We’ve got a good-sized catalpa tree by the sheep shed. It wasn’t supposed to be a catalpa tree. It was supposed to be a “Princess Tree” (Paulownia tomentosa) because I wanted something that grew really quickly with big leaves and flowers. The Princess Tree is an import from East Asia, and considered an invasive species in some places. However, I knew it couldn’t do much damage by the sheep shed and fields, because the sheep and goats would graze it down.
Anyway, after the tree grew big enough to bloom, it became clear it was NOT Paulownia tomentosa, in spite of what the nursery said. Here I was showing pictures of my Princess Tree to a homesteading list, and a couple of them were going, “Ahhhhh, that’s a Catalpa Tree.”
So it turned out we have a catalpa tree. Which is okay, just not what I expected. (I do like for a nursery to ship what I ordered!)
The goats trimmed it back when it was younger, but it grew back from the roots, so it’s a pretty tough tree. It’s purported to withstand wet, dry, alkaline soils and hot, dry environments. Well, good thing it likes hot.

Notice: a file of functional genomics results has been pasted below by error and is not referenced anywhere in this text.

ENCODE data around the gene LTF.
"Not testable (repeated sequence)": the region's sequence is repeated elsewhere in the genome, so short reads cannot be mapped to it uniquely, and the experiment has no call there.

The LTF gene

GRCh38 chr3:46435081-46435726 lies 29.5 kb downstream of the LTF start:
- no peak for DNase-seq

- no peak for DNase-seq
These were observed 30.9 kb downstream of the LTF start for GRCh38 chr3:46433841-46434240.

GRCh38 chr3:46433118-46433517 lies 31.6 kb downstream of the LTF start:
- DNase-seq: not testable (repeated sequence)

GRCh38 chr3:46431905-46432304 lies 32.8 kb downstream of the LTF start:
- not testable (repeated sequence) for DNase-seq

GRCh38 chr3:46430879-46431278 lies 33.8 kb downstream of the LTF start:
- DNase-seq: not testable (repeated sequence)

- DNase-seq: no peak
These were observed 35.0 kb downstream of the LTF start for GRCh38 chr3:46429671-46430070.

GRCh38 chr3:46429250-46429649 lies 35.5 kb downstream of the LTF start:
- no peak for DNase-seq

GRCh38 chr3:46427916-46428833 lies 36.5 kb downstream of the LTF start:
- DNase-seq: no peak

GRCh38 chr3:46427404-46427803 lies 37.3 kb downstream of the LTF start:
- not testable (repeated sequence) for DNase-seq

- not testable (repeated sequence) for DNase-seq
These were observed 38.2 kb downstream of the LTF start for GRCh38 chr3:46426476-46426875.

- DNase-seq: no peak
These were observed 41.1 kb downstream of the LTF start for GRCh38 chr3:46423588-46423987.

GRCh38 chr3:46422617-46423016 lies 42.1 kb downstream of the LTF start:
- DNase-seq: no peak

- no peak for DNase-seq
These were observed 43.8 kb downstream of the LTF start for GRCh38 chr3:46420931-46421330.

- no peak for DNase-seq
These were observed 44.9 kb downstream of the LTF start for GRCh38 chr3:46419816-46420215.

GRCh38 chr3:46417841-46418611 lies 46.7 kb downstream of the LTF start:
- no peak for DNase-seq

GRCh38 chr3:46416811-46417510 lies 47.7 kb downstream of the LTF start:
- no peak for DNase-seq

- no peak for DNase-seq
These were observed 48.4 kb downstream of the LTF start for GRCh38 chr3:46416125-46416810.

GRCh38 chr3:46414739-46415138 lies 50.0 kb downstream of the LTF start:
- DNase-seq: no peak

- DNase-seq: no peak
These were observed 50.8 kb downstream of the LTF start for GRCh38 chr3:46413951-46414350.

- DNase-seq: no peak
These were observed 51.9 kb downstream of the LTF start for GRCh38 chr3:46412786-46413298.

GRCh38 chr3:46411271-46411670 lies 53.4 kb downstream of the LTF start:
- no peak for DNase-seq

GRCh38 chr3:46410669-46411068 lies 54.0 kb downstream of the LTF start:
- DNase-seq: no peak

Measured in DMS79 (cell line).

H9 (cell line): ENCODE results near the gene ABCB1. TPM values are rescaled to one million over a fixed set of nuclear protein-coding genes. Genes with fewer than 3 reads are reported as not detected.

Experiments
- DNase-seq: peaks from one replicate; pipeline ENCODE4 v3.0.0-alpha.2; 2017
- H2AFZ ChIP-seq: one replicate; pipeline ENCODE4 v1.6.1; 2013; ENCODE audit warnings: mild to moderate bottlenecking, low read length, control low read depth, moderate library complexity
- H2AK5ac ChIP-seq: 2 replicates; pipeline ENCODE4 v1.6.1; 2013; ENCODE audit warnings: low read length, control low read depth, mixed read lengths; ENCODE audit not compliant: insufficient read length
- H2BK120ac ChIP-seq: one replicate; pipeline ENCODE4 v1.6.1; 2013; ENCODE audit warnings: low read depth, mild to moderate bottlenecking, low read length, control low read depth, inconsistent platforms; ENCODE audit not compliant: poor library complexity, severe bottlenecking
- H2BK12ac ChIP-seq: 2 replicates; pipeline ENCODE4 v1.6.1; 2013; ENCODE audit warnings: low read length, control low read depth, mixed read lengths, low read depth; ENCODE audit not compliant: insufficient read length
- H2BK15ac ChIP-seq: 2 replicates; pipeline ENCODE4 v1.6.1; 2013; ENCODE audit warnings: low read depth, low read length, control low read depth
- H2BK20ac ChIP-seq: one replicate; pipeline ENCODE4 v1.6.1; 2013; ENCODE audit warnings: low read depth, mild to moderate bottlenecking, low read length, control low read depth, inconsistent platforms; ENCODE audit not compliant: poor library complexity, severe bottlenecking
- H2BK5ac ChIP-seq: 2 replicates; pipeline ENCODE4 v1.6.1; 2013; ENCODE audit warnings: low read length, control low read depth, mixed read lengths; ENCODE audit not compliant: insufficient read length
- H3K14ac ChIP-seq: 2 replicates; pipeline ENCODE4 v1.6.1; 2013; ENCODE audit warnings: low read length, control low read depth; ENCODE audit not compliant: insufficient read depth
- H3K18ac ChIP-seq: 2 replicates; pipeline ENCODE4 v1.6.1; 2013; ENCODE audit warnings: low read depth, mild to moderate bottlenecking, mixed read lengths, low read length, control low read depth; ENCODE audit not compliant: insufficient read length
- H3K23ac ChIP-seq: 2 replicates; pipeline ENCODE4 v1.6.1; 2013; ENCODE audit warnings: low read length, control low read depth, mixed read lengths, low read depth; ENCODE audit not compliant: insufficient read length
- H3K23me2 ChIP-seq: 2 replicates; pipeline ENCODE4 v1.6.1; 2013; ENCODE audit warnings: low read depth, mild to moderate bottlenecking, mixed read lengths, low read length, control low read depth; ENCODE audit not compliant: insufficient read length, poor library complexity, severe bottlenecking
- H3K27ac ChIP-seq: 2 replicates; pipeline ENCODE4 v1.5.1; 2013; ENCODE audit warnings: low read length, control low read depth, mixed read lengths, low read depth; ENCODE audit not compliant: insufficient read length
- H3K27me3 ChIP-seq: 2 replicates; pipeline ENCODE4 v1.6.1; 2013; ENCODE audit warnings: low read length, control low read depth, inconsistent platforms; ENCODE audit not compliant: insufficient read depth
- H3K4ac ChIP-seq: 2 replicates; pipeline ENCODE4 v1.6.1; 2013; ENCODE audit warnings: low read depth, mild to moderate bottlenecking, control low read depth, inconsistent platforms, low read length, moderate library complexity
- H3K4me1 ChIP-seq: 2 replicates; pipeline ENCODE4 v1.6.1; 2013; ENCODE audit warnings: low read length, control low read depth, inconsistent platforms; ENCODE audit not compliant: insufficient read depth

I’m not sure how tall it is now, but it grows to 40′-60′ with a 30′ spread. I’d say maybe half-way there?
The neighbors have a full-grown catalpa tree in their front yard.
Some years, the trees have lots of catalpa caterpillars on the leaves.
These caterpillars love to munch on catalpa tree leaves, hence the name. But when they grow up, they become a Sphinx Moth.
Not very impressive looking. But if I were into fishing, I’d love the catalpa caterpillars, because they make great bait!
As for the tree itself, it looks pretty when it’s in bloom. And it provides shade. Guess that’s all we need![affmage source=”ebay” results=”10″]catalpa tree[/affmage]